UK Government makes it ‘easier’ for landlords to conduct Right to Rent checks



A controversial scheme which requires landlords to check the immigration status of their tenants has been adapted to “make it easier” for landlords to conduct the checks during the coronavirus outbreak, the Home Secretary has announced.

Under the Right to Rent policy, landlords face the prospect of prosecution if they know or have “reasonable cause to believe” that the property they are letting is occupied by someone who does not have a right to rent in the UK.

Effective immediately, the temporary changes will mean the Home Office will not require landlords and employers to see original documents and will allow checks to be undertaken over video calls.

These temporary changes will mean that during the coronavirus outbreak prospective renters and workers are now able to submit scanned documents, rather than originals, to show they have a right to rent or right to work.

Checks continue to be necessary and it is an offence to knowingly employ or let property to anyone who does not have legal immigration status in the UK.

If a prospective or existing tenant or employee cannot provide any of the accepted documents, the landlord or employer should use the Landlord Checking Service or Employer Checking Service.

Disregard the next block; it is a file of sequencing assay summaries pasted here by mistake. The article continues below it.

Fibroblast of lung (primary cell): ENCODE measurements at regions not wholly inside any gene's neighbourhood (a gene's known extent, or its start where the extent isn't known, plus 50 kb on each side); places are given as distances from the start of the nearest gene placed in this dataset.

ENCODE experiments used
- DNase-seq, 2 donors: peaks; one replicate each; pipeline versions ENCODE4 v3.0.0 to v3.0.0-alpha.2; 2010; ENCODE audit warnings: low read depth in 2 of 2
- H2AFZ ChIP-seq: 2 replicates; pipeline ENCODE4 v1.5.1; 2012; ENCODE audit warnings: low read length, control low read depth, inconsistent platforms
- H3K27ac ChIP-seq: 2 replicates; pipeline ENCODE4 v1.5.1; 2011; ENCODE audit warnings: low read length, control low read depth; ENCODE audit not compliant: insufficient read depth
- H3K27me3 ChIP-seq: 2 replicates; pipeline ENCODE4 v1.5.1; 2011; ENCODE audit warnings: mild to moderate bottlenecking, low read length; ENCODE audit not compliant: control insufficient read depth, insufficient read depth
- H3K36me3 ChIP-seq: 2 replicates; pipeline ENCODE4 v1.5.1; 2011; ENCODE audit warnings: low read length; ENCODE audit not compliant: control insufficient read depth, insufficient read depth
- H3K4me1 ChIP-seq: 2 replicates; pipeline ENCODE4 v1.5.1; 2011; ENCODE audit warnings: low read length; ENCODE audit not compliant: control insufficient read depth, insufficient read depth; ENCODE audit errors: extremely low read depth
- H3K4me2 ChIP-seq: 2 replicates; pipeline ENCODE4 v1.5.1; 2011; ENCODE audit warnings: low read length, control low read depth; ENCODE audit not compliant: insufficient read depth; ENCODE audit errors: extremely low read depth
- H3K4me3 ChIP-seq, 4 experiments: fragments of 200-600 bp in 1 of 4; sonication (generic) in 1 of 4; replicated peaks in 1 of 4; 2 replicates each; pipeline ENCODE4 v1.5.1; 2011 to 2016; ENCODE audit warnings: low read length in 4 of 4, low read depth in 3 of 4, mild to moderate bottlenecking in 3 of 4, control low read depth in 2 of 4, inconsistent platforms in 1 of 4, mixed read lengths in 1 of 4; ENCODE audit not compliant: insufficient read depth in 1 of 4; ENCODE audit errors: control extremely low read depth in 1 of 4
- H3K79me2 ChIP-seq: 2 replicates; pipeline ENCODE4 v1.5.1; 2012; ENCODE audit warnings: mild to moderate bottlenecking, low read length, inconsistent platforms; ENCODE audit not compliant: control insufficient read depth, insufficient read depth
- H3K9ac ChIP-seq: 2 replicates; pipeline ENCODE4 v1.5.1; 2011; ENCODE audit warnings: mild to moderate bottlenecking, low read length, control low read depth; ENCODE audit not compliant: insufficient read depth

Home Secretary Priti Patel said: “I have introduced these temporary changes to help employers and landlords conduct checks more easily as people follow advice to stay at home to protect the NHS and save lives, during the coronavirus outbreak.”

Once the temporary changes end, landlords and employers will be asked to carry out the full checks on existing tenants and employees who rented a property or started work during the pandemic.

In March last year, the High Court ruled that Right to Rent breaches the Equality Act on the basis that it amounts to “direct discrimination on the basis of nationality” while another ruling the same month concluded that the scheme breached the European Convention on Human Rights on the basis that it led to discrimination against non-UK nationals with the right to rent and British ethnic minorities.

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